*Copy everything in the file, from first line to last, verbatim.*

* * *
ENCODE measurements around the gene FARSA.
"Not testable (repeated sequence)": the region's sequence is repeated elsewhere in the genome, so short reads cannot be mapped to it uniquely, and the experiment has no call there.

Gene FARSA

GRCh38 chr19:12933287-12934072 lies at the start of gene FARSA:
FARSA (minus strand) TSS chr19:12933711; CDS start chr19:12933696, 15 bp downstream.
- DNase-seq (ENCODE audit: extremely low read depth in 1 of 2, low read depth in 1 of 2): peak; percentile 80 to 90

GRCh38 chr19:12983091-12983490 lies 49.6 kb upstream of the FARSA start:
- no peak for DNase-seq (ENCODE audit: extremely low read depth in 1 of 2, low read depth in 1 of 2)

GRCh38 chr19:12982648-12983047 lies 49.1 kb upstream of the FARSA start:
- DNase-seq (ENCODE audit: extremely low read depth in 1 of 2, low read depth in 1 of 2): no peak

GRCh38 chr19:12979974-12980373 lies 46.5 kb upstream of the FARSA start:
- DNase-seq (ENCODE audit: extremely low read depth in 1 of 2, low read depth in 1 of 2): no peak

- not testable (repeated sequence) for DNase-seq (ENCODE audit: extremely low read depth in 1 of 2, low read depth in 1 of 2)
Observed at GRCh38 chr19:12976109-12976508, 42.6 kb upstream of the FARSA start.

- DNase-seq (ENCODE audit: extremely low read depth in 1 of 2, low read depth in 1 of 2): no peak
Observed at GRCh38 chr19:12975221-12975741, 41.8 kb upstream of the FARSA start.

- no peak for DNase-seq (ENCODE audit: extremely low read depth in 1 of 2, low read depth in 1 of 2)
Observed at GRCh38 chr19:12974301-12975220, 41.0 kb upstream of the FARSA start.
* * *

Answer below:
ENCODE measurements around the gene FARSA.
"Not testable (repeated sequence)": the region's sequence is repeated elsewhere in the genome, so short reads cannot be mapped to it uniquely, and the experiment has no call there.

Gene FARSA

GRCh38 chr19:12933287-12934072 lies at the start of gene FARSA:
FARSA (minus strand) TSS chr19:12933711; CDS start chr19:12933696, 15 bp downstream.
- DNase-seq (ENCODE audit: extremely low read depth in 1 of 2, low read depth in 1 of 2): peak; percentile 80 to 90

GRCh38 chr19:12983091-12983490 lies 49.6 kb upstream of the FARSA start:
- no peak for DNase-seq (ENCODE audit: extremely low read depth in 1 of 2, low read depth in 1 of 2)

GRCh38 chr19:12982648-12983047 lies 49.1 kb upstream of the FARSA start:
- DNase-seq (ENCODE audit: extremely low read depth in 1 of 2, low read depth in 1 of 2): no peak

GRCh38 chr19:12979974-12980373 lies 46.5 kb upstream of the FARSA start:
- DNase-seq (ENCODE audit: extremely low read depth in 1 of 2, low read depth in 1 of 2): no peak

- not testable (repeated sequence) for DNase-seq (ENCODE audit: extremely low read depth in 1 of 2, low read depth in 1 of 2)
Observed at GRCh38 chr19:12976109-12976508, 42.6 kb upstream of the FARSA start.

- DNase-seq (ENCODE audit: extremely low read depth in 1 of 2, low read depth in 1 of 2): no peak
Observed at GRCh38 chr19:12975221-12975741, 41.8 kb upstream of the FARSA start.

- no peak for DNase-seq (ENCODE audit: extremely low read depth in 1 of 2, low read depth in 1 of 2)
Observed at GRCh38 chr19:12974301-12975220, 41.0 kb upstream of the FARSA start.